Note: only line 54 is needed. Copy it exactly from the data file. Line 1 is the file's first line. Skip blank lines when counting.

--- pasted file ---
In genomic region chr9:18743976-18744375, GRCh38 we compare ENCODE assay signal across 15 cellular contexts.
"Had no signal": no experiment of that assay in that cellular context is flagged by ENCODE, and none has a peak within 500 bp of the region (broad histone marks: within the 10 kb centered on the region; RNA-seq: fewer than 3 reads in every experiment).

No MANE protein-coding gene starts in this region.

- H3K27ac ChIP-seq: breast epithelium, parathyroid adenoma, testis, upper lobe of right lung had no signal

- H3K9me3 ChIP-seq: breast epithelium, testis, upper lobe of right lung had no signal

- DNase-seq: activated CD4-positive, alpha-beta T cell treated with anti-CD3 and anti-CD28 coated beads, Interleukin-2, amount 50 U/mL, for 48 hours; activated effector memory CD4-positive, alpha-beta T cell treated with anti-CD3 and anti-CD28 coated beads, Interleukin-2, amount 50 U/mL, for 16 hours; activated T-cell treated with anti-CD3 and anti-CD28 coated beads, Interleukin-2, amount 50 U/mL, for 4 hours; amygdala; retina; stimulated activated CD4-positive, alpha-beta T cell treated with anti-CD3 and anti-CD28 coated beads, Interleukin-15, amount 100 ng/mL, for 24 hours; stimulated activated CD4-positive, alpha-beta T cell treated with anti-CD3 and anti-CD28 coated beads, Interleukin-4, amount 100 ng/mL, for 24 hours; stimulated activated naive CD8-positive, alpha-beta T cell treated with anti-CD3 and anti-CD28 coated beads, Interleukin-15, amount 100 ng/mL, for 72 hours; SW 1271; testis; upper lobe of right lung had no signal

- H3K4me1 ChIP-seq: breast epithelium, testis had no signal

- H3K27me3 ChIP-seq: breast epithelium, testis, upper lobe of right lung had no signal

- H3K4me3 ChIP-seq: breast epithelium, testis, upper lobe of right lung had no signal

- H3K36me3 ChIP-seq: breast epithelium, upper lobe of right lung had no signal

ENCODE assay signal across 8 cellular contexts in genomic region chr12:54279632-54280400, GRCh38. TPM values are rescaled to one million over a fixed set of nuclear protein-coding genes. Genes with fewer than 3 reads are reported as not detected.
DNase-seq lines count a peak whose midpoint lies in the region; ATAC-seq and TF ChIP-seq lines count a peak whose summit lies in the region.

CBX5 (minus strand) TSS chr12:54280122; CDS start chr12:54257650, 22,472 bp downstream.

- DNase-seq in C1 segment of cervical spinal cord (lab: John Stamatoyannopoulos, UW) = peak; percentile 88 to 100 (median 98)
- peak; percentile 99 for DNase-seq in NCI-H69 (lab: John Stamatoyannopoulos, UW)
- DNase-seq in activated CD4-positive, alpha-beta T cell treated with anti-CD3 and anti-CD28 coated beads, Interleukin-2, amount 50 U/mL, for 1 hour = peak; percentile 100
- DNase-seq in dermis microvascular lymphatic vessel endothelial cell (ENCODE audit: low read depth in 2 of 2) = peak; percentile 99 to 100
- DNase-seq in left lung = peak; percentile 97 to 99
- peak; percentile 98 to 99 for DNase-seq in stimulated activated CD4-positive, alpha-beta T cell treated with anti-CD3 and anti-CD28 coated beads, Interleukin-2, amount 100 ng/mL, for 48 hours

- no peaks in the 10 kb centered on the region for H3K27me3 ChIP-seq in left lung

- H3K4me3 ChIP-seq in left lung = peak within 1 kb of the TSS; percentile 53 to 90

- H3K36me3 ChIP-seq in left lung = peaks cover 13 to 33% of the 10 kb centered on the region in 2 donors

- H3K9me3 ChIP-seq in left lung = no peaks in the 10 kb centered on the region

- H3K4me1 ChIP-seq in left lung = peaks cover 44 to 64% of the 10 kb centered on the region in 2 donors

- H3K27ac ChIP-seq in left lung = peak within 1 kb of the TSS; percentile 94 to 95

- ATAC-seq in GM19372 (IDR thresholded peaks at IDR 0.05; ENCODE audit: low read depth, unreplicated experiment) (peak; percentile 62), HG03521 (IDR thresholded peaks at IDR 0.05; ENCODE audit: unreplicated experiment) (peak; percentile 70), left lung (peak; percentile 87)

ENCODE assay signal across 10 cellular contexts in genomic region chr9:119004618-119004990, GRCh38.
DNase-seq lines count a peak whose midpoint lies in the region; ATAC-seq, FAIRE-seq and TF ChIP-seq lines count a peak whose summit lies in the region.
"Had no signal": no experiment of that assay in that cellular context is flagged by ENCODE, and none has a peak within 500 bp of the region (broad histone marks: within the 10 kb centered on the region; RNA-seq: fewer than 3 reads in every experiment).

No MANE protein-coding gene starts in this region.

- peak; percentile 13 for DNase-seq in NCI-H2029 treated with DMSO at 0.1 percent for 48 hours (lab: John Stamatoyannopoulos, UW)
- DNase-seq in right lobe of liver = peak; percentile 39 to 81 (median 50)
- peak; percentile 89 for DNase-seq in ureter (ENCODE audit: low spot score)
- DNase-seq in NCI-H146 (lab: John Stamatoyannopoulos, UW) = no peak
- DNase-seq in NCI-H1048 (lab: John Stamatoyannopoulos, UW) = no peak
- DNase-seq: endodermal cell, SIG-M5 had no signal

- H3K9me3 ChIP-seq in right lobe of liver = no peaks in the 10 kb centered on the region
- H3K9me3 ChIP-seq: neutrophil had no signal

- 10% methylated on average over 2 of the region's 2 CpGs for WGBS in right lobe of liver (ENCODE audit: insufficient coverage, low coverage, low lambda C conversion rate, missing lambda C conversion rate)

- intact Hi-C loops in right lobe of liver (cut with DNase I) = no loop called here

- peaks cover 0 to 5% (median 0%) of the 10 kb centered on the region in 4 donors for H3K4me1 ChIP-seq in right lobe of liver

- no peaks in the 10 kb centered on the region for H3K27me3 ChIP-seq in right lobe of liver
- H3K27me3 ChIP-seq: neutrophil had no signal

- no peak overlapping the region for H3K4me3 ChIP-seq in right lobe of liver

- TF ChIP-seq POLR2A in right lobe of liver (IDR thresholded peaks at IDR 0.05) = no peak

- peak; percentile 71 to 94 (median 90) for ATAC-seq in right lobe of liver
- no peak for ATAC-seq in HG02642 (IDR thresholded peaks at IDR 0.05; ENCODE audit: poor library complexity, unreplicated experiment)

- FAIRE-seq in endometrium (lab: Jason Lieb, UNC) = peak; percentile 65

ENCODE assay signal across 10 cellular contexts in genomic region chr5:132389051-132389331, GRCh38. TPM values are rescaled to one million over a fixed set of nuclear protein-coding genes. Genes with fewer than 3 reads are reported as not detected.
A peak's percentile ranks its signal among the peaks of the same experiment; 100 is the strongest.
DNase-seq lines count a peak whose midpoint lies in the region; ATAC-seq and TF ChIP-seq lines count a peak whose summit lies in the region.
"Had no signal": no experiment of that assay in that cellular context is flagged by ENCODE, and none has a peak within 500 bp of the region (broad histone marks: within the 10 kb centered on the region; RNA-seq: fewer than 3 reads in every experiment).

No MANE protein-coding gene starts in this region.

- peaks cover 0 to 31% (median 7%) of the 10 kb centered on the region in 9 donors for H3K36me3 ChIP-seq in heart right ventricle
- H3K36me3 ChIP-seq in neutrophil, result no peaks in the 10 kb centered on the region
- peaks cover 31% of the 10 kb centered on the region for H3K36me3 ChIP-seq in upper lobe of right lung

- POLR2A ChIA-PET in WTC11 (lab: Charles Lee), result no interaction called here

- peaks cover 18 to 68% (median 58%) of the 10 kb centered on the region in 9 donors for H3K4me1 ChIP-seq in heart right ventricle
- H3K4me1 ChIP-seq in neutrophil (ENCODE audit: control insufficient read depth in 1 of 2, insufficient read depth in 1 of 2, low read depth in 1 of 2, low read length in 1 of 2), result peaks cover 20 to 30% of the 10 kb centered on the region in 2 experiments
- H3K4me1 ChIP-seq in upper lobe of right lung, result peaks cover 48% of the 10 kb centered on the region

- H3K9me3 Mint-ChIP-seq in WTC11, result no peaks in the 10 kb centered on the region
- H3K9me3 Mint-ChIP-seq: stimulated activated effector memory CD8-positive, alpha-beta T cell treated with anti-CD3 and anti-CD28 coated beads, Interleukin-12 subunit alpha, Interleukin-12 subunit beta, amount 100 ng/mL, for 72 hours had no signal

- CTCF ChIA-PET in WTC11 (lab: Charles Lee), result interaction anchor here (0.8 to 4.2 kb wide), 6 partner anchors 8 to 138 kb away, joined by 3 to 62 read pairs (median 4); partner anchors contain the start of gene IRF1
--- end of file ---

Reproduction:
- peaks cover 0 to 31% (median 7%) of the 10 kb centered on the region in 9 donors for H3K36me3 ChIP-seq in heart right ventricle